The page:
Continuing my plan to watch every movie in Mel Gibson's filmography in order, I come to The Bounty (1984)Plot In A Paragraph: A more accurate re telling of the famous mutiny on the bounty featuring Fletcher Christian (Gibson) and Captain William Bligh (Anthony Hopkins)Gibson is OK here, if a little bland at times.

It's no surprise the story of the mutiny on the Bounty has been adapted to screen several times, as it can be both a fascinating adventure and a compelling psychological drama.

Having read "Mutiny on the Bounty", I was impressed by how accurate it was yet remained entertaining and compelling.

Daniel Day-Lewis, for the first and (so far) only time in his career, is uninteresting - the fact he was badly cast as a one-dimensional twit didn't help.

Definitely worth watching.

The acting was good, the cinematography outstanding and the story compelling.

The movie was alright with the exception of the romance between Christian and an Island native girl which I thought was kinda dull and trivial.

The screenplay and cinematography are quite superb, but what really keeps The Bounty "afloat" is the riveting, masterful display of Tony Hopkins as Lt.

The Tahiti sequences were filled with stunning, topless young ladies jiggling to and fro and giggling which is always a plus.

FINAL ANALYSIS: "The Bounty" is the most historically accurate and realistic version of the infamous mutiny even though Brando's version is the most epic, engaging and compelling.

These characterizations and events all lead up to the mutiny itself, a truly stunning scene.

If you are looking for a movie with a wonderful story great acting and breathtaking scenery with beautiful music, this is the movie for you.

I mean, the only film that I associate his soundtrack music to is the always entertaining "Blade Runner".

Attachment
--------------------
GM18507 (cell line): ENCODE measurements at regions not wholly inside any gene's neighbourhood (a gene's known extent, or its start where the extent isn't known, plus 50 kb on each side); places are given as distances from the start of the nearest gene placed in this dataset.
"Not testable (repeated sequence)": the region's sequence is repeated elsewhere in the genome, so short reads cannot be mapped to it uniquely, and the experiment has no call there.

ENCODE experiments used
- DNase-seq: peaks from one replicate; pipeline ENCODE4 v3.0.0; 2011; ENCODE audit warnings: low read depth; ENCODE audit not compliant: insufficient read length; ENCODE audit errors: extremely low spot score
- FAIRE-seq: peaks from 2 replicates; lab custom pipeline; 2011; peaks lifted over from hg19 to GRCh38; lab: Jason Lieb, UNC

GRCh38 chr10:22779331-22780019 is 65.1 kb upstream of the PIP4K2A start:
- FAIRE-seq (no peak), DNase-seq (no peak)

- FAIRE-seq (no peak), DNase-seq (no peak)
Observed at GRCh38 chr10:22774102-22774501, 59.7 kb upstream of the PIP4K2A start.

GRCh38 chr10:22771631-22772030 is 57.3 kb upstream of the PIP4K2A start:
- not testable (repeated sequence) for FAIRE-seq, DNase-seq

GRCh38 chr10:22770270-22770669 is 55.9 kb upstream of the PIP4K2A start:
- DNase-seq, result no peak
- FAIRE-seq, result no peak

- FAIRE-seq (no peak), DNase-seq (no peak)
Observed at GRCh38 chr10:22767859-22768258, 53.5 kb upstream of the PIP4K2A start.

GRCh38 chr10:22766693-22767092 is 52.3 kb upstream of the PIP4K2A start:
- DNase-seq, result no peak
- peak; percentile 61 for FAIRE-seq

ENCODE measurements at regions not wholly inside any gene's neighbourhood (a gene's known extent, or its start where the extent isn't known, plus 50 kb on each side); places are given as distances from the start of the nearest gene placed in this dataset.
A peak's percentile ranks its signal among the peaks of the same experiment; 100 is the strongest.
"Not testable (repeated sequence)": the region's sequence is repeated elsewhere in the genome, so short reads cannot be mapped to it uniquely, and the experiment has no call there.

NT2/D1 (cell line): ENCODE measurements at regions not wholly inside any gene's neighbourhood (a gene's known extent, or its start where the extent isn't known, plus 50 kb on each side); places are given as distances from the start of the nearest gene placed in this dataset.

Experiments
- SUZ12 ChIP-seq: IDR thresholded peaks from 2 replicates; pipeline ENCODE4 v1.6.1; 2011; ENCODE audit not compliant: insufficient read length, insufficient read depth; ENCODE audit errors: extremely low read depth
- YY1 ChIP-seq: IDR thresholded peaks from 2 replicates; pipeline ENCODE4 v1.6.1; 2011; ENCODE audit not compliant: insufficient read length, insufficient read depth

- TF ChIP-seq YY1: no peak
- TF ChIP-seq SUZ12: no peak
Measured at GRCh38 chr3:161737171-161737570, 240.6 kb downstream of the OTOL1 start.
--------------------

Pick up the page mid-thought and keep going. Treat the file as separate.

But speaking for myself, I enjoyed it a lot, it is a terrific complement to the other two, and a necessary one to have a more global and objective vision of the facts.

The Bounty by Roger Donaldson is a rousing sea adventure with some fascinating character study and great acting.

I was attracted by the golden age of big production values back in the 80s but ultimately pointless , they should've picked a hero .

But it is fascinating in how it approaches acquired copulation as a possible center of life — and then runs away.

Well it would be riveting, but this is not an explosion of anger for Bligh's character, merely the predictable end for such a despicably written captain.

Marlon Brando's 1962 remake is the most epic, captivating and compelling version even though it failed at the box office when released; indeed the '62 version is a masterpiece (see my review).

It's probably the most engaging historical battle of wills in movies since the clash of the colonels in Bridge on the River Kwai.

The realism worked at times (when the female Indians appear nude in front of the Englishmen on the boat) but placing the whole story as the way it happened wasn't so much interesting because it annoys a little, carries the movie into a dark but slow way, and it misses a little bit of adventure.

He builds the story slowly and purposefully, piling small scenes one atop another to build a foundation for the intense, emotion-laden scenes of the mutiny and its consequences.

The scenery was breathtaking.

There is so much in this portrayal that is irrefutably correct, and this fact alone makes it the definitive movie about a fascinating chapter in British Naval History.

The most fascinating parts of the true story come after the end of the film.

All in all, the film is definitely worth recommending, it remains to this day an intelligent,fascinating, and absorbing film.

When you're dealing with the wide canvas of history's most engaging mutiny, that's all you need.

Despite being in black & white, it is still a very powerful and compelling picture today.

Until the Bounty reaches Tahiti, the film plays out masterfully and is thoroughly absorbing.

It was absolutely stunning!

I found it compelling, beautifully shot, and exceedingly well-acted.

The second act has high points (the mutiny itself and Bligh's incredible adventures in the cast-off rowing boat being two examples) but is also rather plodding in patches as well.

Liam Neeson's characterization of the caged animal Churchill was gripping.

The story unfolds beautifully and is compelling from the first.